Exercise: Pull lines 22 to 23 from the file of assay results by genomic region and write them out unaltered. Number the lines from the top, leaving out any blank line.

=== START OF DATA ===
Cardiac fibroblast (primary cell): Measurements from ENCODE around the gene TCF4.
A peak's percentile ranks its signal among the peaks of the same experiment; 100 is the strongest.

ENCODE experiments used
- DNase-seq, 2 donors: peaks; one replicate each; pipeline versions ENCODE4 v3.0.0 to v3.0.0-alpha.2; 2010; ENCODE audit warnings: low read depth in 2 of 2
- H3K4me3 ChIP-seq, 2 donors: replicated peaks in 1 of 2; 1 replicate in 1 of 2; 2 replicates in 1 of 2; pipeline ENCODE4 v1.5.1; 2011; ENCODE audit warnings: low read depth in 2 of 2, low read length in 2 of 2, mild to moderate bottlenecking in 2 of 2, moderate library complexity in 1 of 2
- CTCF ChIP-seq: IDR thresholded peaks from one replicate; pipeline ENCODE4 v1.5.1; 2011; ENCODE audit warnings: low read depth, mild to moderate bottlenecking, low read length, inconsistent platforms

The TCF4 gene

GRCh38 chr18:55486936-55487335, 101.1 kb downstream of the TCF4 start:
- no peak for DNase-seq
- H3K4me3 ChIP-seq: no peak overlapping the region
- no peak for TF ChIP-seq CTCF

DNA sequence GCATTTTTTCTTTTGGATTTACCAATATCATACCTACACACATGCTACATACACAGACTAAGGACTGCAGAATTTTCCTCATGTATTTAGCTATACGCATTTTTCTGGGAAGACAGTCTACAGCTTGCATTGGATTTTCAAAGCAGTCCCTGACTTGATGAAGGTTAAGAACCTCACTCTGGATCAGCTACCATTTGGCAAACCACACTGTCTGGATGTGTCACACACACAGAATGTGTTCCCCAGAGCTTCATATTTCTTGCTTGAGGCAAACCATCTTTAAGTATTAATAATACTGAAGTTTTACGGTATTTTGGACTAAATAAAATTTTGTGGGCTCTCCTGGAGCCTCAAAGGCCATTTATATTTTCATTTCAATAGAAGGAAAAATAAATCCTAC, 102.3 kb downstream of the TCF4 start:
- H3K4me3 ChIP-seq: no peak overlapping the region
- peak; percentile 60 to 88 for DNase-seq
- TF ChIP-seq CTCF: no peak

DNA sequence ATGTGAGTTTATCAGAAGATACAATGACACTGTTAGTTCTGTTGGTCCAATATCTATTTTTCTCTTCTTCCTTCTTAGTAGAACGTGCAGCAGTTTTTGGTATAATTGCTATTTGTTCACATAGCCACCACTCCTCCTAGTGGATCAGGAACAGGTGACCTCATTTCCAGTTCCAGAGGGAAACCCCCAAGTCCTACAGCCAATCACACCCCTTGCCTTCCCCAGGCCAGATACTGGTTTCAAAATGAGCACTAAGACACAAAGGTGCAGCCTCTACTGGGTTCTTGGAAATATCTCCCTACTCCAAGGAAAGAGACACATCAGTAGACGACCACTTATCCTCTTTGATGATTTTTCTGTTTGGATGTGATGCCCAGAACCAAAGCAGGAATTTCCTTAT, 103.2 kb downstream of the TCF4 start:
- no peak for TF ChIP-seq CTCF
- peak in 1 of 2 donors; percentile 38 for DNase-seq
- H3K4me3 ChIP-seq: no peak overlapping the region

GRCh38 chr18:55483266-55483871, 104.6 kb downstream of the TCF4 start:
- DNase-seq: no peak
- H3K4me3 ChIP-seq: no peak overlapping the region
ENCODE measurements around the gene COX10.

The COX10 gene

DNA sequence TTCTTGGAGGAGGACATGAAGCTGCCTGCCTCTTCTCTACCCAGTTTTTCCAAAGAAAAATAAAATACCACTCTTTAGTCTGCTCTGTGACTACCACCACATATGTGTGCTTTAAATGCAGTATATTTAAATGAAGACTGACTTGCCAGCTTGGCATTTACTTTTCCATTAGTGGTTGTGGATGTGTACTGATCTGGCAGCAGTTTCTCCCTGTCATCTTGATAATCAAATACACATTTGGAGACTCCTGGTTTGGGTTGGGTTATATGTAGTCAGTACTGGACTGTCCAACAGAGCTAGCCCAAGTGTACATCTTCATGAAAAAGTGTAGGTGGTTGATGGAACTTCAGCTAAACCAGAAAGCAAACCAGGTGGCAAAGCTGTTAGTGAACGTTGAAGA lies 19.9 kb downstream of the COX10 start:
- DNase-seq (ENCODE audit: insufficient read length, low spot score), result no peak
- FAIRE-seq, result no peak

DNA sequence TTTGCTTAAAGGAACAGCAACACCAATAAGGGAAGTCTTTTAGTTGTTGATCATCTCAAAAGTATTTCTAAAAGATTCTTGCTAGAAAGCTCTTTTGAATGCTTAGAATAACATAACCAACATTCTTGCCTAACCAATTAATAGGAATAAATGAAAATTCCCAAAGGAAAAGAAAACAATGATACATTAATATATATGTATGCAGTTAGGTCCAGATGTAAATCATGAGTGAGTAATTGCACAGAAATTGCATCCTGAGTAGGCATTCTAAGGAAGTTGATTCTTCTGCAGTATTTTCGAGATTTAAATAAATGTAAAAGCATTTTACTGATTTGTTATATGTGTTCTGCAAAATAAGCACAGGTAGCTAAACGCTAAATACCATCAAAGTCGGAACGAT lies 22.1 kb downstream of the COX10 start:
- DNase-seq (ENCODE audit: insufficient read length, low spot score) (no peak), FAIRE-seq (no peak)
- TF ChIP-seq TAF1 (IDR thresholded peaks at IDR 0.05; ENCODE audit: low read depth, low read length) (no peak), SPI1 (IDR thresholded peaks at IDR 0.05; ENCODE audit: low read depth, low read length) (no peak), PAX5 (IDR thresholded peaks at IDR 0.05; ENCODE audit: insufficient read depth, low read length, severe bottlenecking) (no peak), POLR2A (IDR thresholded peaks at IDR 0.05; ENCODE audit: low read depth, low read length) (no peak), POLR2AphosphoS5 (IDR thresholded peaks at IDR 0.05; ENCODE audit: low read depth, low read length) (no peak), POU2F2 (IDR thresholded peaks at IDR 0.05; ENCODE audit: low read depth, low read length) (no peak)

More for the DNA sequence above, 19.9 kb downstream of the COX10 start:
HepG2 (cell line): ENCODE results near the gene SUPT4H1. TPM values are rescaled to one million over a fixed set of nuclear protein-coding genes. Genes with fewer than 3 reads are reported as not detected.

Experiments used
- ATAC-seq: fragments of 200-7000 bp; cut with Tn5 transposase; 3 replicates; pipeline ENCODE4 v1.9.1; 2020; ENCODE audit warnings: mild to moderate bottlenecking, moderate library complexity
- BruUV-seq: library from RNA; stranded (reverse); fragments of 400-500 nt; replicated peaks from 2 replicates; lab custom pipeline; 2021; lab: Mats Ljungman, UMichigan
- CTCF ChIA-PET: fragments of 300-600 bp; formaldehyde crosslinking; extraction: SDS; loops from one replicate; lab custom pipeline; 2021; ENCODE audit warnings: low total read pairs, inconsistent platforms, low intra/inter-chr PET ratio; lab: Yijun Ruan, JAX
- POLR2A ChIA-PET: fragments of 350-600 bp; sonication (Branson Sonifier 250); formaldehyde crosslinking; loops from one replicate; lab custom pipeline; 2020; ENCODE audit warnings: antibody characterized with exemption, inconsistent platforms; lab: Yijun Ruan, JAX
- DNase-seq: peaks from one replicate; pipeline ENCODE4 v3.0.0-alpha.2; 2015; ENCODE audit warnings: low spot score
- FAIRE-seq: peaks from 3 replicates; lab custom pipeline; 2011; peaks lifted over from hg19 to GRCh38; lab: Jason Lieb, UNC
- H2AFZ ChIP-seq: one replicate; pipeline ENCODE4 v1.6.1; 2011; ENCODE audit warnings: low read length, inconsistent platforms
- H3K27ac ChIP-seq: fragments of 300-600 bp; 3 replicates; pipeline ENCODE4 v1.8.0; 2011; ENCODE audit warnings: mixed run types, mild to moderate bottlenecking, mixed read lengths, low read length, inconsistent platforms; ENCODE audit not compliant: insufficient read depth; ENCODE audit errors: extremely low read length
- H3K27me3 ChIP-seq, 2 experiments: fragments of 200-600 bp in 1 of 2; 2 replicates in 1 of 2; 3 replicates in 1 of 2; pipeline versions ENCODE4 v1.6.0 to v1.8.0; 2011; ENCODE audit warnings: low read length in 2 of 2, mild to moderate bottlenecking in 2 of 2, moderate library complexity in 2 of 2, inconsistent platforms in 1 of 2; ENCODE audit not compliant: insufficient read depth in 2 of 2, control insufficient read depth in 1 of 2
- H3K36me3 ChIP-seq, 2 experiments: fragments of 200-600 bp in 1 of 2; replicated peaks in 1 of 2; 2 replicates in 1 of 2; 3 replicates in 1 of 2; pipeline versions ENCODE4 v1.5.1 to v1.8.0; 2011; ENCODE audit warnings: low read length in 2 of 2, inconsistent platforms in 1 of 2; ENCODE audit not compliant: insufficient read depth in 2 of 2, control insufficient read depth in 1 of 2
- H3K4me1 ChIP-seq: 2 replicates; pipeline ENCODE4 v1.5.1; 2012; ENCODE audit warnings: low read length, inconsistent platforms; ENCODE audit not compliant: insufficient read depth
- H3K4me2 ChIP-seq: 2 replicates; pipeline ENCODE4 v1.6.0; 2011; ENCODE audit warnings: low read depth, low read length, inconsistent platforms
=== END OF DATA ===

- H3K4me3 ChIP-seq: no peak overlapping the region
ENCODE measurements around the gene COX10.